Alamvusha

“Democracy is the process to elect the Government of the Upper class or caste people, by the poor people and for the corporate people - Idiotneil”
Neil Jain

“If the woman has the physical fitness and the meritorious luck to bear his children, the family was a fortunate one. Villagers always looked at sterility with a squinted eye, and its fault and the misfortune lay solely on the woman's part. As such, a childless woman often became culprit for her entire life.”
Swarnakanthi Rajapakse, The Master's Daughter

Ashok Ferrey
“In Sri Lanka, the people you lived amongst, the people you went to school with, the people in whose houses you ate, whose jokes you shared: these were not the people you married. Quite possibly they were not your religion. More to the point they were probably not your caste. This word with its fearsome connotations was never, hardly ever used. But it was ever present: it muddied the waters of Sri Lanka's politics, it perfumed the air of her bed-chambers; it lurked, like a particularly noxious relative, behind the poruwa of every wedding ceremony. It was the c-word. People used its synonym, its acronym, its antonym-indeed any other nym that came to mind - in the vain hope its meaning would somehow go away. It didn't. But if the people you chose to associate with were the very ones you could not marry, then the ones you did marry were quite often people you wouldn't dream of associating with if you had any choice in the matter.”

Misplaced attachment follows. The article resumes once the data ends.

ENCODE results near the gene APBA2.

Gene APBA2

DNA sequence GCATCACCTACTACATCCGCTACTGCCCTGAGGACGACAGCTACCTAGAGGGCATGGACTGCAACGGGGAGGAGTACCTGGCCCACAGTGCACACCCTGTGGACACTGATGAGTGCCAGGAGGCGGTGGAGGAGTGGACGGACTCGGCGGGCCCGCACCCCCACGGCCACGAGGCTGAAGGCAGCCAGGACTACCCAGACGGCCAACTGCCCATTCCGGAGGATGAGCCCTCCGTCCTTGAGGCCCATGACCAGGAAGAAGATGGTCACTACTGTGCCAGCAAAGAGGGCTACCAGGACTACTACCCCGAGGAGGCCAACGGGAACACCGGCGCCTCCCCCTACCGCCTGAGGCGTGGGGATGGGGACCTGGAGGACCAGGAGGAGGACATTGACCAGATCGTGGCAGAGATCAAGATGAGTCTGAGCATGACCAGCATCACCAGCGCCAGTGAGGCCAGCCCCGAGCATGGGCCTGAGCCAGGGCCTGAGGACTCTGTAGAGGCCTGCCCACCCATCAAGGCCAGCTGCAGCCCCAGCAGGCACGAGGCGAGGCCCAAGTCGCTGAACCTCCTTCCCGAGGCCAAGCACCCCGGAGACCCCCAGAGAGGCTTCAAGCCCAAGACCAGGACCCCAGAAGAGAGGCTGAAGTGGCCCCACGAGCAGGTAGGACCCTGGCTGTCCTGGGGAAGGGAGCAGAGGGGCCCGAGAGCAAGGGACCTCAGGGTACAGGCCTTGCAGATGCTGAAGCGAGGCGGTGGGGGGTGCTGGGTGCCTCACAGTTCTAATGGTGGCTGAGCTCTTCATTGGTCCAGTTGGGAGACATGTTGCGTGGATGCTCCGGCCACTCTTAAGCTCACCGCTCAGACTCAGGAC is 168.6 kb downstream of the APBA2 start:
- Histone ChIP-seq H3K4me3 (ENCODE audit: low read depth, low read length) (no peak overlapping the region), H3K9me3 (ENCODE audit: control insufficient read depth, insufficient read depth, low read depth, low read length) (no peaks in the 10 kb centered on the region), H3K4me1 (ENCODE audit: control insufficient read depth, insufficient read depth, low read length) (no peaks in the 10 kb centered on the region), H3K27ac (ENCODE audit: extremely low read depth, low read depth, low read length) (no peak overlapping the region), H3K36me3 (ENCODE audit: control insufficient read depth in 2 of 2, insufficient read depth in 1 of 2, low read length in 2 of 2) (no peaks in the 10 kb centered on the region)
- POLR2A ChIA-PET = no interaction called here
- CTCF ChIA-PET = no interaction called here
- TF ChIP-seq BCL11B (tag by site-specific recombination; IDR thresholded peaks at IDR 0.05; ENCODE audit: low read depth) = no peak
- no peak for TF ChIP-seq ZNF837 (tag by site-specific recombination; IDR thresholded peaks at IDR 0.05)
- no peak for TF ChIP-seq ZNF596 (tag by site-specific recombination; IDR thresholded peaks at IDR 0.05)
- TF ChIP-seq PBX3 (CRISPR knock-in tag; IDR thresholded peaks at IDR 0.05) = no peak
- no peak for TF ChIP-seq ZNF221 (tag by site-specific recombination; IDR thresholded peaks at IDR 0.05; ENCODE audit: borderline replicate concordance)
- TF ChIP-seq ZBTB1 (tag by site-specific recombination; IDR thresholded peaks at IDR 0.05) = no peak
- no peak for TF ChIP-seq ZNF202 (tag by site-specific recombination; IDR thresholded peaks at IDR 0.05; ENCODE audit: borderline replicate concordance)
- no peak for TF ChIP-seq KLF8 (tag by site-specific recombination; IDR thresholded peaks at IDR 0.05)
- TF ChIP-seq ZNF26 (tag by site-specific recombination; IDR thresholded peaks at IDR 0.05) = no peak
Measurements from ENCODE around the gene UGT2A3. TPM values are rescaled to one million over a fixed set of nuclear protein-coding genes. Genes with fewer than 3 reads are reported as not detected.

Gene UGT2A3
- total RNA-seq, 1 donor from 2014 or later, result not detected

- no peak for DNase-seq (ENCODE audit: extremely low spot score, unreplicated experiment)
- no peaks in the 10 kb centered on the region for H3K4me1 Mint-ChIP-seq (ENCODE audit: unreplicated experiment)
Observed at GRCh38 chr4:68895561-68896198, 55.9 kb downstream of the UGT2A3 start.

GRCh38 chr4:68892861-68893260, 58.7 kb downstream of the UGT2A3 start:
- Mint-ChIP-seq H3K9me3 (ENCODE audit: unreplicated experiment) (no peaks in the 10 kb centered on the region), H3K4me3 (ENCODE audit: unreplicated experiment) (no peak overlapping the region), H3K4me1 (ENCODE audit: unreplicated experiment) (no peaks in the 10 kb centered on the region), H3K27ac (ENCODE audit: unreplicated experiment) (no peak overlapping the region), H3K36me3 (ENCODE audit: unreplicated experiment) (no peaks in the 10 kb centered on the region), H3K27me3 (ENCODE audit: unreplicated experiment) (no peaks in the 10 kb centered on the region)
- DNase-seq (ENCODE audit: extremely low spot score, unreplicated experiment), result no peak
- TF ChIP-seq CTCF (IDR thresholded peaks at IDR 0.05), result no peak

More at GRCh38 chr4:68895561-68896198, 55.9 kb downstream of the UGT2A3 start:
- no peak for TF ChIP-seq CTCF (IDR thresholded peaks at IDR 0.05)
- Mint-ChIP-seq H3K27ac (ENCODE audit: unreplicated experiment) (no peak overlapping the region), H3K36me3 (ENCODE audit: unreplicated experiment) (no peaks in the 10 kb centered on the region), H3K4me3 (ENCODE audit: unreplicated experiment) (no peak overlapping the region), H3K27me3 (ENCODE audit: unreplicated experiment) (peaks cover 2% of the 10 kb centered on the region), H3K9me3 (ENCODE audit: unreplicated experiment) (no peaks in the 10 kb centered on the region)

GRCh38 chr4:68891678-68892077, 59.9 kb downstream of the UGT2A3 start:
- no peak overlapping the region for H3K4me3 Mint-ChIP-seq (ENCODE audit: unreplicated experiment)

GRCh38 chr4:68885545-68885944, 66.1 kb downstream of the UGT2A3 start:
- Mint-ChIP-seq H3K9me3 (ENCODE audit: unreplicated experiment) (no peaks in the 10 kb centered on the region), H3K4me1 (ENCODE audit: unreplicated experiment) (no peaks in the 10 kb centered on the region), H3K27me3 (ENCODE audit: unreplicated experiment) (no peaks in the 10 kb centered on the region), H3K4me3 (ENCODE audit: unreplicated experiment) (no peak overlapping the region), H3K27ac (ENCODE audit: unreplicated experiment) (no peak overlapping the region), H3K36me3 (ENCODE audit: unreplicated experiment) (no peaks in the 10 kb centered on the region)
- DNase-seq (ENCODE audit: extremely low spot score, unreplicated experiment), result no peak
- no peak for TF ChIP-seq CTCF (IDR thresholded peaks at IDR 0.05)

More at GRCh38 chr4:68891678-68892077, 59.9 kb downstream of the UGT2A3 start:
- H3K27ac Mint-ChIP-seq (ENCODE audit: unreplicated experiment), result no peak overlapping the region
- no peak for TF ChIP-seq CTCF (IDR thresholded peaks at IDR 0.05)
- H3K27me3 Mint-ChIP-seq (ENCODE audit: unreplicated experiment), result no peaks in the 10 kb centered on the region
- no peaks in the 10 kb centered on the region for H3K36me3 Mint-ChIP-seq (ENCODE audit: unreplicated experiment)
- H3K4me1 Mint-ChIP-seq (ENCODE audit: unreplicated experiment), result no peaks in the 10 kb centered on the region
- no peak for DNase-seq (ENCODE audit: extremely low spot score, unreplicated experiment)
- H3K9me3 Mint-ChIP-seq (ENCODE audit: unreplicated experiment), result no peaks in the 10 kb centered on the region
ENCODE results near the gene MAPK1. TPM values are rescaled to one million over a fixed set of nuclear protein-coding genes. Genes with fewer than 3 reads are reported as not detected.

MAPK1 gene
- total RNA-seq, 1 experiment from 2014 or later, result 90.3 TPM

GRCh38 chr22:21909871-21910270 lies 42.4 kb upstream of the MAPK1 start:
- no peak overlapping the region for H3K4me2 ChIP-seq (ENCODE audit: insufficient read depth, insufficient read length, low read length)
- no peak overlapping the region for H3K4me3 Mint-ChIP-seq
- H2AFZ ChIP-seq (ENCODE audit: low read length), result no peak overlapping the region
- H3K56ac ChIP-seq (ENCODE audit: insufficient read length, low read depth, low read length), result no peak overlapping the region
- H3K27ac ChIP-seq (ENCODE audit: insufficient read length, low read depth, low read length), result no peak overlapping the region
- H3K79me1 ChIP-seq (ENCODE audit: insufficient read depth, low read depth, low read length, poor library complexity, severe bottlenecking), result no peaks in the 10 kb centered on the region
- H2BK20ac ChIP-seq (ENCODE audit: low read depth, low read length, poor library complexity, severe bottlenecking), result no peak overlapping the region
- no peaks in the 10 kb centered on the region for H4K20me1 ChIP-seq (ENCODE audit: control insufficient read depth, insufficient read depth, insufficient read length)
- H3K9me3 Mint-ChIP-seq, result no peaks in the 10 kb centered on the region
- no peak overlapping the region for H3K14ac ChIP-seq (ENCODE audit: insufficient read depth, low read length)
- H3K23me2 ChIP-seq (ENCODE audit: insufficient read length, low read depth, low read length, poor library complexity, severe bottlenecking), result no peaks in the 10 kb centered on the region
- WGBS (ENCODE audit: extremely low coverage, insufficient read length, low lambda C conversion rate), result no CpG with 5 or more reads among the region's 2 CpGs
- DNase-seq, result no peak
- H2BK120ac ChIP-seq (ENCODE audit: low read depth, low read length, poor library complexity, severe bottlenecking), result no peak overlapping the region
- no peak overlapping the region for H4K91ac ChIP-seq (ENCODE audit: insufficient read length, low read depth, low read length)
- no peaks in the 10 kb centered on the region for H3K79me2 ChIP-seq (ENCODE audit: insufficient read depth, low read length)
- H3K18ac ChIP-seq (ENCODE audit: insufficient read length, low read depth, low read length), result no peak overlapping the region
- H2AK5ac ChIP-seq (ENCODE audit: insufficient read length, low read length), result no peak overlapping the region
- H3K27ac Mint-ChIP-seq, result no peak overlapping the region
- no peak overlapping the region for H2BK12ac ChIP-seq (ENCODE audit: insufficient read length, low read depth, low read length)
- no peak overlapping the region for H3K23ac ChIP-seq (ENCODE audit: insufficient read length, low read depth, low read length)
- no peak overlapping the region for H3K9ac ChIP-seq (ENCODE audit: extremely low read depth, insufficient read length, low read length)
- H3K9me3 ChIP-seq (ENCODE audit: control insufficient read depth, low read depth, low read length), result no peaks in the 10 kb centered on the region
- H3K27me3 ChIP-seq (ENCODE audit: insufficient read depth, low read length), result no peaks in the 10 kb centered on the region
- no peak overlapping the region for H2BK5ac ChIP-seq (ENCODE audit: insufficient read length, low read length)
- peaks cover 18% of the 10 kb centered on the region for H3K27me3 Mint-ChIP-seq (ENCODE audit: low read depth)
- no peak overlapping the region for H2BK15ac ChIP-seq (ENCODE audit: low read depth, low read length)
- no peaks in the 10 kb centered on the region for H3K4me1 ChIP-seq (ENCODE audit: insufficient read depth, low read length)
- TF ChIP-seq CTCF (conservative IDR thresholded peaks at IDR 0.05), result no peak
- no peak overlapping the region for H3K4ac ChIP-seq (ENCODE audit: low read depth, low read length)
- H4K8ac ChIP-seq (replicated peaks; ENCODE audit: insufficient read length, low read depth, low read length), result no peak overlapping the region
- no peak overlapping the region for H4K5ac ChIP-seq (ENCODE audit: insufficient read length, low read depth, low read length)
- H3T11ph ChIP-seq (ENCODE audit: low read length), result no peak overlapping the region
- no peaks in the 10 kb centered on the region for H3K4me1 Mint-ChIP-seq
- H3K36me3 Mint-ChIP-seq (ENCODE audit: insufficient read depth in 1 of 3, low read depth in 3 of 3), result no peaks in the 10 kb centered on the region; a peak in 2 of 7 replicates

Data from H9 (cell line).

Ashok Ferrey, The Good Little Ceylonese Girl

“Killing life in whatever way, will drag you along the hell's way.”
Swarnakanthi Rajapakse, The Master's Daughter

Suketu Mehta
“It is as difficult to move down the caste ladder as it is to move up.”
Suketu Mehta, Maximum City: Bombay Lost and Found

“Sports has no bounds, no race, no religion, no caste and no creed. Keep out all this from sports. Sports are pure joy, do not ruin with your ignorance”
Sammy Toora

“A new movement reinforced by activists such as Buddhist monks, physicians who practised traditional medicine, teachers, farmers, and laborers brought Prime Minister Bandaranaike into the political helm. The leaders of the Davulawatta community considered this election a personal achievement. They saw this as a people's government and appreciated its genuine interest in fulfilling the needs of the common people. They trusted that the present government would eradicate poverty and the caste discrimination, and work to promote self-esteem.”